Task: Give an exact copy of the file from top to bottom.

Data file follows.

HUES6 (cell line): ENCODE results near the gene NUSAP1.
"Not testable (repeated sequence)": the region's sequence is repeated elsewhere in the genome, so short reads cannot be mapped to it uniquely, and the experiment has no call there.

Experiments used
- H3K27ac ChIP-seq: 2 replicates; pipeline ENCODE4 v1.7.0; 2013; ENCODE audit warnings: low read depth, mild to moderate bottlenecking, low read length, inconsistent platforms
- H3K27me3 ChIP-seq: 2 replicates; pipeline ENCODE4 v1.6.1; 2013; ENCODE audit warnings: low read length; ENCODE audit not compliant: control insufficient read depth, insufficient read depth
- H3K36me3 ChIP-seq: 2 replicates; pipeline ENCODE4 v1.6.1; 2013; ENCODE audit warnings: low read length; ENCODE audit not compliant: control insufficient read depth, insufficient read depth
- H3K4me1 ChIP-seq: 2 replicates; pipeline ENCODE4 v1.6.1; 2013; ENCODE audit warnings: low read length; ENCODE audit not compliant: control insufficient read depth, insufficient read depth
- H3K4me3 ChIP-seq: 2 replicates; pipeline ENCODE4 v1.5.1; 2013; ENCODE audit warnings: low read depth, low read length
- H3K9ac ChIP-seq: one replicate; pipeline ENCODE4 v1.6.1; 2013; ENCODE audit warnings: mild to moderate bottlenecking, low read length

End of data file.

HUES6 (cell line): ENCODE results near the gene NUSAP1.
"Not testable (repeated sequence)": the region's sequence is repeated elsewhere in the genome, so short reads cannot be mapped to it uniquely, and the experiment has no call there.

Experiments used
- H3K27ac ChIP-seq: 2 replicates; pipeline ENCODE4 v1.7.0; 2013; ENCODE audit warnings: low read depth, mild to moderate bottlenecking, low read length, inconsistent platforms
- H3K27me3 ChIP-seq: 2 replicates; pipeline ENCODE4 v1.6.1; 2013; ENCODE audit warnings: low read length; ENCODE audit not compliant: control insufficient read depth, insufficient read depth
- H3K36me3 ChIP-seq: 2 replicates; pipeline ENCODE4 v1.6.1; 2013; ENCODE audit warnings: low read length; ENCODE audit not compliant: control insufficient read depth, insufficient read depth
- H3K4me1 ChIP-seq: 2 replicates; pipeline ENCODE4 v1.6.1; 2013; ENCODE audit warnings: low read length; ENCODE audit not compliant: control insufficient read depth, insufficient read depth
- H3K4me3 ChIP-seq: 2 replicates; pipeline ENCODE4 v1.5.1; 2013; ENCODE audit warnings: low read depth, low read length
- H3K9ac ChIP-seq: one replicate; pipeline ENCODE4 v1.6.1; 2013; ENCODE audit warnings: mild to moderate bottlenecking, low read length